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July 08, 1988|JACK JONES | From staff and wire reports

Arthur Bart says he promised his father, just before the 92-year-old man died in April, that he would try to repair some of the damage done by a story in The Times.

The item ran on July 16, 1941.

"It may have been only three paragraphs," says Bart, 64, a retired aerospace industry statistician, "but it got around."

The story concerned the complaint by a woman that her 19-year-old son and two of his friends had been charged $6.50 for a round of sandwiches and Coca-Colas in a La Brea Avenue club called the Pirate's Den. That seemed outrageous to her.

She sent her accusation to the Los Angeles Police Commission after reading that it was delaying renewal of the club's entertainment license because of a complaint from one customer--who happened to be a Superior Court judge--that he was manhandled and kicked out by a bouncer for objecting to the tab for three beers: $6.

What made the Pirate's Den newsworthy was that it was owned by several Hollywood personalities, including Rudy Vallee, Bob Hope, Tony Martin, Bing Crosby and Johnny Weissmuller. The public, Arthur Bart notes, quickly concluded that the place was a clip joint.

That became a problem for his father, who had just taken over as manager and then as owner--only to lose everything as the club went out of business.

Bart emphasizes that the episode involving the three boys, at least, occurred before his father was connected with the club. Apparently a dishonest waiter had failed to return with change for a $10 bill, which bothered them more than the $6.50 charge. "The story," Bart says, "made it sound like it had just happened, when my father was manager. We were dumbfounded when we read it."

He said he had not realized until the deathbed conversation how much it had bothered the old man for 47 years.

The prices, of course, do not sound half bad now.

An effort by the Boston chapter of Tall Clubs International to do away with the Miss Tall International competition has failed at the organization's 50th anniversary convention here. The protesters contended that women--even those 6 feet, 4 inches tall--should not lower themselves.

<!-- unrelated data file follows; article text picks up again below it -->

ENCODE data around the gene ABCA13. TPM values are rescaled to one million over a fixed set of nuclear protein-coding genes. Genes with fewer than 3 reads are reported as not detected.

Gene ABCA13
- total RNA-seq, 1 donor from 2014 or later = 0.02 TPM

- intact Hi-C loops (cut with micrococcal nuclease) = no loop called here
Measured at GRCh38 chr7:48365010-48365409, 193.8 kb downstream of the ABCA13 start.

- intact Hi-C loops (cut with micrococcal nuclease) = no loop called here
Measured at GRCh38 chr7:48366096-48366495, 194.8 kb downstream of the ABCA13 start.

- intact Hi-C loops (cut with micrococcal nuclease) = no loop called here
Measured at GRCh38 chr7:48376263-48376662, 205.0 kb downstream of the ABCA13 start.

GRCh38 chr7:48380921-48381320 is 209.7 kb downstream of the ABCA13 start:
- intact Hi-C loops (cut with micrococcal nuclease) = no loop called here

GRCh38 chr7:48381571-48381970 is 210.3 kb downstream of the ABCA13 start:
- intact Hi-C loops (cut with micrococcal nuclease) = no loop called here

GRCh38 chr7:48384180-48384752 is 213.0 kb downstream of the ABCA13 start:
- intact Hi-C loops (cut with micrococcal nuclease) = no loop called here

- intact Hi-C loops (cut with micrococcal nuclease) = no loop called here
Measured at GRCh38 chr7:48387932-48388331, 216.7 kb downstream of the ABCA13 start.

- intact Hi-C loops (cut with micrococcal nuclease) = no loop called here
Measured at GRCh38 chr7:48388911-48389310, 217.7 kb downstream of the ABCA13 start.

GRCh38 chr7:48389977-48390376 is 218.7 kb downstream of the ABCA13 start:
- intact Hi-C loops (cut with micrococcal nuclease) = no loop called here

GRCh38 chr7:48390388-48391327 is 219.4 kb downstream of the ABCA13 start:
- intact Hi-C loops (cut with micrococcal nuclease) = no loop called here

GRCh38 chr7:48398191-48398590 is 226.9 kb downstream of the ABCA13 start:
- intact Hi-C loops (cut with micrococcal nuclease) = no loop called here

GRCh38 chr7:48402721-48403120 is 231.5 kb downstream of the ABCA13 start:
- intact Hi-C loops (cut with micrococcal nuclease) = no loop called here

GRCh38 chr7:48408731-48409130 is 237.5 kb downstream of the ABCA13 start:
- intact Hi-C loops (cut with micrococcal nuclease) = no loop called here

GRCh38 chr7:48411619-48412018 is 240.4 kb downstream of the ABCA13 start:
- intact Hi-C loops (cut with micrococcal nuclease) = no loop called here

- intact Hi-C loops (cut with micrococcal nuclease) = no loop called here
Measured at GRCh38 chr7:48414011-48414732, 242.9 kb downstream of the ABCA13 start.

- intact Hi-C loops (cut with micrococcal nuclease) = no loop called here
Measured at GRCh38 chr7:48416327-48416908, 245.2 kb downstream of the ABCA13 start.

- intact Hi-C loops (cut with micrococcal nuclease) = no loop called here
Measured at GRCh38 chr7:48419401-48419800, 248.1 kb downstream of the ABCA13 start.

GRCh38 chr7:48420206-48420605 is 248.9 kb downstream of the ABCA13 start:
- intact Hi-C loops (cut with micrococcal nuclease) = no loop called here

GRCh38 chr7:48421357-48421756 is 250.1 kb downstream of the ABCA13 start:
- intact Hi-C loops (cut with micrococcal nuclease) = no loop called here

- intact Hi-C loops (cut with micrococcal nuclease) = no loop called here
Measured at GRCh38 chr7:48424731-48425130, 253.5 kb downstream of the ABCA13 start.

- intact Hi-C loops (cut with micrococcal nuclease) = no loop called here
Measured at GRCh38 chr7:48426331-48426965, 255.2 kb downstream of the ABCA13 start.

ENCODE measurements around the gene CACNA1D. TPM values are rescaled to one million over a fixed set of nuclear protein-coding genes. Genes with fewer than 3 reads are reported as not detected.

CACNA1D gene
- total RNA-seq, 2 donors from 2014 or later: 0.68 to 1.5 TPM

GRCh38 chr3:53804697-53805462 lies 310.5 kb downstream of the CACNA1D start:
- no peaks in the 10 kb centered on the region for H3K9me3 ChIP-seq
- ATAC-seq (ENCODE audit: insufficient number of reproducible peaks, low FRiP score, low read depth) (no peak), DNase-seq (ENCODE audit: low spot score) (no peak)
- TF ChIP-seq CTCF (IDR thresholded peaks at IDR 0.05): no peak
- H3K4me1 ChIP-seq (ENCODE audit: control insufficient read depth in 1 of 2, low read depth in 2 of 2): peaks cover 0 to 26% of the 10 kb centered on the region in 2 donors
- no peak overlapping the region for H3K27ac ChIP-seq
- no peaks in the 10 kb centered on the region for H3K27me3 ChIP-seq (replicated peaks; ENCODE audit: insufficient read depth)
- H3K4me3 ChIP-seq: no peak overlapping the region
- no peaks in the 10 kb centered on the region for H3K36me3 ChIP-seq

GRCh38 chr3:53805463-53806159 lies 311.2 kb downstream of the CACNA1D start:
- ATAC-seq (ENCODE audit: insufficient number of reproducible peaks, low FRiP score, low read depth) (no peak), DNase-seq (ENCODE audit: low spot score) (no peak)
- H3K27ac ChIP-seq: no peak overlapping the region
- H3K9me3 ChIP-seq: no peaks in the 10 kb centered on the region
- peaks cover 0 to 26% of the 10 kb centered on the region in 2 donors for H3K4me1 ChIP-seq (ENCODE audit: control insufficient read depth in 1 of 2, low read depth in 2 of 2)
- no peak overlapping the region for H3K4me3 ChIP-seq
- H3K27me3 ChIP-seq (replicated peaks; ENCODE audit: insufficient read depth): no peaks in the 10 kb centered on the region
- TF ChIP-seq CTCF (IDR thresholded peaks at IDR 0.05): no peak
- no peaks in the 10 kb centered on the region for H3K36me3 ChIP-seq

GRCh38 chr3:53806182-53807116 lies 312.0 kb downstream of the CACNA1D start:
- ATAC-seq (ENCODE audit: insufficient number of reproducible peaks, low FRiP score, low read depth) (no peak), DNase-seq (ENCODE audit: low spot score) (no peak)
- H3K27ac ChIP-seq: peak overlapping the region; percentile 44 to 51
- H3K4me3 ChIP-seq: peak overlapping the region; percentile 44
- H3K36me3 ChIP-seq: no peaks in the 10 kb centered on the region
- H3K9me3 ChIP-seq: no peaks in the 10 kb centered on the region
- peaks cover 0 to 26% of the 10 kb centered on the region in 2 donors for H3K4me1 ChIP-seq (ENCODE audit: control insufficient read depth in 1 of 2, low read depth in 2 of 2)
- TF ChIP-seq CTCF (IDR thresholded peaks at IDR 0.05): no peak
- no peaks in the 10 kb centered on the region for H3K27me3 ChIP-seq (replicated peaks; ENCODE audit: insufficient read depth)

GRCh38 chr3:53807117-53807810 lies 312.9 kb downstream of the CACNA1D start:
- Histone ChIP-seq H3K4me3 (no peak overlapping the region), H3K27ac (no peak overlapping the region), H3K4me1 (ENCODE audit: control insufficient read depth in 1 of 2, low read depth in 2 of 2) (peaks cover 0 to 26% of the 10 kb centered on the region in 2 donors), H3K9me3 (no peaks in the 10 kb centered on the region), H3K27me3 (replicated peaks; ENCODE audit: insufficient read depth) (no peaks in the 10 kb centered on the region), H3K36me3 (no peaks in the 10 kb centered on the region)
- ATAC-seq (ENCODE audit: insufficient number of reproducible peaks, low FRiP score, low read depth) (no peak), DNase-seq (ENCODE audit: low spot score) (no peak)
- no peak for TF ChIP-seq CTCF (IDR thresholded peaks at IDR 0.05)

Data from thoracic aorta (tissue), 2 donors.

The move failed.

The vote to continue the annual contest came Tuesday evening, the same night that Susan LaPierre, 37, who was Miss Tall Philadelphia, won this year's national title. She is the mother of two, teaches French and Spanish, and entertained the crowd by portraying an actress speaking in both those languages.

Some of the bigger convention action Thursday was the volleyball tournament at Redondo Beach, where towering spikers made it dangerous to be a short person at the net.

The owner of the stripping telegram outfit that had two of its employees doing a 72-hour off-again, on-again performance in a Melrose Avenue store window said he will sue the Guinness Book of World Records for refusing to list the feat as an official record on the grounds that it was pornographic.

Tom Crispo made his announcement at a press conference where Delane Balliott, 22, and Newcumb Munt, 28, did it again to show that it wasn't.

Guinness editor David Boehm denied in New York that he had said any such thing.

The Little Old Lady From Pasadena, who gained fame in the spiels of used-car dealers and then in song to become a symbol of caution, thrift and other conservative qualities, apparently is not to be patronized any longer.

A pamphlet celebrating the 10th anniversary of the Burbank-Glendale-Pasadena Airport Authority contains a quote from airport director Tom Greer that reads, "If we can get Grandma parked and into the terminal smoothly, then just about everyone should have a good experience at this airport."

That did not sit well with Jo Heckman, former mayor of Pasadena and current member of the airport authority board. She is 74 and has eight grandchildren.

"There are a lot of grandfathers--and fathers, for that matter--who would have more trouble getting into an airport than some of us grandmothers," Heckman contended.

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